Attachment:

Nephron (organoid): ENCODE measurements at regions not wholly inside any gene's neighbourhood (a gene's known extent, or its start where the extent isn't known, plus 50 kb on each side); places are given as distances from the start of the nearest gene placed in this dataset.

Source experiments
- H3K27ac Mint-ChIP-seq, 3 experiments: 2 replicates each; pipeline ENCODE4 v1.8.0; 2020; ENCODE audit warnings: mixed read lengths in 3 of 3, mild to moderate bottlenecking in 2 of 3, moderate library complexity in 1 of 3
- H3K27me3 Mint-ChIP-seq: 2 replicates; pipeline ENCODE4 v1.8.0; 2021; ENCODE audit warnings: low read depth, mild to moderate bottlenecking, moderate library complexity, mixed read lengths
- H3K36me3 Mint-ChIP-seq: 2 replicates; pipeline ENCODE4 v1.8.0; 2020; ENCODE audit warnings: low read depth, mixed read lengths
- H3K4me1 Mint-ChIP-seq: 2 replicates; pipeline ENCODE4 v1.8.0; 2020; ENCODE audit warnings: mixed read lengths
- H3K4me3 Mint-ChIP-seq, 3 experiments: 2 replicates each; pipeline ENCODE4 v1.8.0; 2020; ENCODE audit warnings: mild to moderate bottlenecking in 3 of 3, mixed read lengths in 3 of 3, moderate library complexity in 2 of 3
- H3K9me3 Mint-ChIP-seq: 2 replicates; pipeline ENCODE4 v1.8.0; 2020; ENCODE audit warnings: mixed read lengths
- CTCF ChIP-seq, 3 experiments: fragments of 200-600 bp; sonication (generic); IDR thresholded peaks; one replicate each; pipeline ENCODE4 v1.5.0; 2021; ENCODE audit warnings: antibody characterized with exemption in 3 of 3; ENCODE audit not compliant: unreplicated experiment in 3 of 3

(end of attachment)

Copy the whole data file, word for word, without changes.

Nephron (organoid): ENCODE measurements at regions not wholly inside any gene's neighbourhood (a gene's known extent, or its start where the extent isn't known, plus 50 kb on each side); places are given as distances from the start of the nearest gene placed in this dataset.

Source experiments
- H3K27ac Mint-ChIP-seq, 3 experiments: 2 replicates each; pipeline ENCODE4 v1.8.0; 2020; ENCODE audit warnings: mixed read lengths in 3 of 3, mild to moderate bottlenecking in 2 of 3, moderate library complexity in 1 of 3
- H3K27me3 Mint-ChIP-seq: 2 replicates; pipeline ENCODE4 v1.8.0; 2021; ENCODE audit warnings: low read depth, mild to moderate bottlenecking, moderate library complexity, mixed read lengths
- H3K36me3 Mint-ChIP-seq: 2 replicates; pipeline ENCODE4 v1.8.0; 2020; ENCODE audit warnings: low read depth, mixed read lengths
- H3K4me1 Mint-ChIP-seq: 2 replicates; pipeline ENCODE4 v1.8.0; 2020; ENCODE audit warnings: mixed read lengths
- H3K4me3 Mint-ChIP-seq, 3 experiments: 2 replicates each; pipeline ENCODE4 v1.8.0; 2020; ENCODE audit warnings: mild to moderate bottlenecking in 3 of 3, mixed read lengths in 3 of 3, moderate library complexity in 2 of 3
- H3K9me3 Mint-ChIP-seq: 2 replicates; pipeline ENCODE4 v1.8.0; 2020; ENCODE audit warnings: mixed read lengths
- CTCF ChIP-seq, 3 experiments: fragments of 200-600 bp; sonication (generic); IDR thresholded peaks; one replicate each; pipeline ENCODE4 v1.5.0; 2021; ENCODE audit warnings: antibody characterized with exemption in 3 of 3; ENCODE audit not compliant: unreplicated experiment in 3 of 3